clock menu more-arrow no yes mobile

Filed under:

5 Warm and Fuzzy Christmas Storylines for the Canucks

Other than Elias Pettersson lighting the NHL on fire, what else has gone right in Vancouver?

NHL: Edmonton Oilers at Vancouver Canucks
 Dec 16, 2018; Vancouver, British Columbia, CAN; Vancouver Canucks forward Nikolay Goldobin (77) and forward Bo Horvat (53) and forward Brock Boeser (6) celebrate forward Elias Pettersson (40) goal against the Edmonton Oilers during the third period at Rogers Arena. 
Anne-Marie Sorvin-USA TODAY Sports

To put things nicely, this season has been, well, less sad than other Canucks seasons of late.

Much of that has to do with the emergence of Elias Pettersson, so let’s get right to stating the obvious with these 5 Warm and Fuzzy Storylines for the Canucks so far in 2018-19

Elias Pettersson Blossoming into a Superstar

Blossoming into a superstar, or already a superstar?

There’s a hefty argument trending towards the latter, which is what makes Pettersson’s NHL debut so remarkable. He currently has 35 points in 30 games, and is on pace for 40+ goals and 90+ points.

Did I mention that he just turned 20?

Right from the preseason onwards, Pettersson has displayed some unreal talent, talent that most NHL players don’t possess. He’s only going to get better in 2019. If for some strange reason you haven’t hopped on the Dekey Pete bandwagon, find a spot and glue your ass to the seat.

Horvat’s Game Reaches New Heights

While Pettersson has been under pressure as a novice centreman in professional hockey, Bo Horvat has had to endure pressure of his own. What might that entail, you ask?

Well, In a nutshell, that includes spending a majority of his time playing with AHL-level players while taking virtually every face-off for this team while both Jay Beagle and Brandon Sutter were out of the lineup.

How did he take that challenge? Well, he’s on pace for career-bests in goals and points despite having everything go against him from a match-up perspective. He had to drag the lifeless Tim Schaller around for a month, and still managed to produce. The only thing that would have been more impressive is if he was able to help Schaller score.

Horvat be playing like a bonafide first line centre, but he isn’t a miracle-worker.

Jake Virtanen Flashing First-Round Potential

It seems like for the first time in years, all of the moaning and groaning about the Jake Virtanen selection has slowly dwindled away.

That’s what a consistent effort will do, and it’s abundantly clear that Virtanen is playing the best hockey of his career at the moment. His 11th goal of the season against the St. Louis Blues was a career high, and we aren’t even at the midway point of the season.

In past seasons, Virtanen did show flashes of a player who could be a productive NHL player. Virtanen’s underlying numbers are actually similar to previous years, it’s just that his opportunity has increased in 2018-19. This year, his 5-on-5 shooting percentage of 11.7% isn’t some crazy-high, unsustainable number, but it’s better than the 6.3% he boasted last season.

If he keeps getting the minutes (which he should) Virtanen should continue to produce.

The Resurgence of Ben Hutton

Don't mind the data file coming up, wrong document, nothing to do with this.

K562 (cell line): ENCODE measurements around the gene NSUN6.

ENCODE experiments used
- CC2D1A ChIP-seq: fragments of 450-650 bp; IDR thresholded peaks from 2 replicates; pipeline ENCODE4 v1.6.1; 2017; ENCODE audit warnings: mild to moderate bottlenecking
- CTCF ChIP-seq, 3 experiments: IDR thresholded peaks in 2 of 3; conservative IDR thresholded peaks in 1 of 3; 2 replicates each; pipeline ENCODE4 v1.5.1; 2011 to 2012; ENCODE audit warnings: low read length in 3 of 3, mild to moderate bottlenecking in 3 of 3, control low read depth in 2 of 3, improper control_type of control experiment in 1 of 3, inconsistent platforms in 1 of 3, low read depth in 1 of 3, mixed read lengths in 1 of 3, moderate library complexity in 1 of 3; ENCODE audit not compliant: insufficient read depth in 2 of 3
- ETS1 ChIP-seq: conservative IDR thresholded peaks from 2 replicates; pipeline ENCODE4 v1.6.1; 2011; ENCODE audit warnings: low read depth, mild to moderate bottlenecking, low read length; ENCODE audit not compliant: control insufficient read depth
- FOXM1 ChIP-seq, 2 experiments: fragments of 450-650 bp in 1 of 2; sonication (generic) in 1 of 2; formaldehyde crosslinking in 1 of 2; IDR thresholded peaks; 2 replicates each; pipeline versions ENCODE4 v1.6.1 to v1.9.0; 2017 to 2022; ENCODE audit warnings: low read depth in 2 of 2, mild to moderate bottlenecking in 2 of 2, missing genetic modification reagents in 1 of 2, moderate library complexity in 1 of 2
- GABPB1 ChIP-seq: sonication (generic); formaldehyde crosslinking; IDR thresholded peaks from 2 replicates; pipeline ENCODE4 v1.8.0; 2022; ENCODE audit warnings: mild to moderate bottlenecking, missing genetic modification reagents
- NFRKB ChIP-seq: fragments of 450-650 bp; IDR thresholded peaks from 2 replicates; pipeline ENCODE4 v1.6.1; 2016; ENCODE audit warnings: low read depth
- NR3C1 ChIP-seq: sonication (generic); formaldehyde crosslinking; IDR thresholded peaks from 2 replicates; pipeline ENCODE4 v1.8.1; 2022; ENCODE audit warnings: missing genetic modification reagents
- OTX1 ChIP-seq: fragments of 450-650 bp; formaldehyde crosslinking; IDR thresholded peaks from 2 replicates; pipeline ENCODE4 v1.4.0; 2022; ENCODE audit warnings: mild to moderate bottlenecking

Remember the 12 healthy scratches, the public shots thrown at his fitness, and the two healthy scratches to start the season?

Ben Hutton has come a long ways since then.

His resurgence has been one of the better stories on a Canucks defence that is still near the bottom of the league. After starting the season as the seventh defenceman on the depth chart, Hutton quickly became the Canucks number one defenceman after injuries to Chris Tanev and Alex Edler late in October.

Vancouver Canucks v New York Islanders
Tom Kuhnhackl #14 of the New York Islanders scores at 5:11 of the first period as he is being tripped by Ben Hutton #27 of the Vancouver Canucks at the Barclays Center on November 13, 2018 in the Brooklyn borough of New York City.
Photo by Bruce Bennett/Getty Images

The underlying numbers aren’t that flattering, but Hutton has shouldered tougher minutes against top opponents while playing with Erik Gudbranson. Data tracked by Harman Dayal of The Athletic also shows that Hutton is one of the team’s best defenders in transition, with Hutton having the best defensive zone exit percentage on the team.

After a season where he had six assists, seeing him post four goals and 14 points through 36 games is a wild success for Hutton.

Roussel Provides Canucks With Missing Element

Out of the three contracts signed on July 1st by Jim Benning, it was Beagle’s that certainly received the most criticism. However, most were still baffled by the four years given to Roussel as well.

Now? Nevermind overvalued, you could even make the argument that Roussel is undervalued. I have time for that argument. Apparently, this “undervalued” Frenchman is stating to remind Canucks fans of someone.

Roussel should be feeling pretty dam good about that comparison.

For the most part, Roussel has given the Canucks good bang for their buck. After coming off of a concussion to start the season, Roussel looks as tenacious as he ever has in the NHL. His 15 points in 33 games don’t tell the whole story of a player who can play up and down the line-up, provides energy, and does something that most other Canucks don’t do: he pisses the other team off.

At 28 years old, there’s a good chance that if Roussel stays healthy, he will continue to provide good value for the Canucks throughout his contract. For now, he’s provided the Canucks with a missing element, and he’s one of the most entertaining Canucks to watch on the ice as well.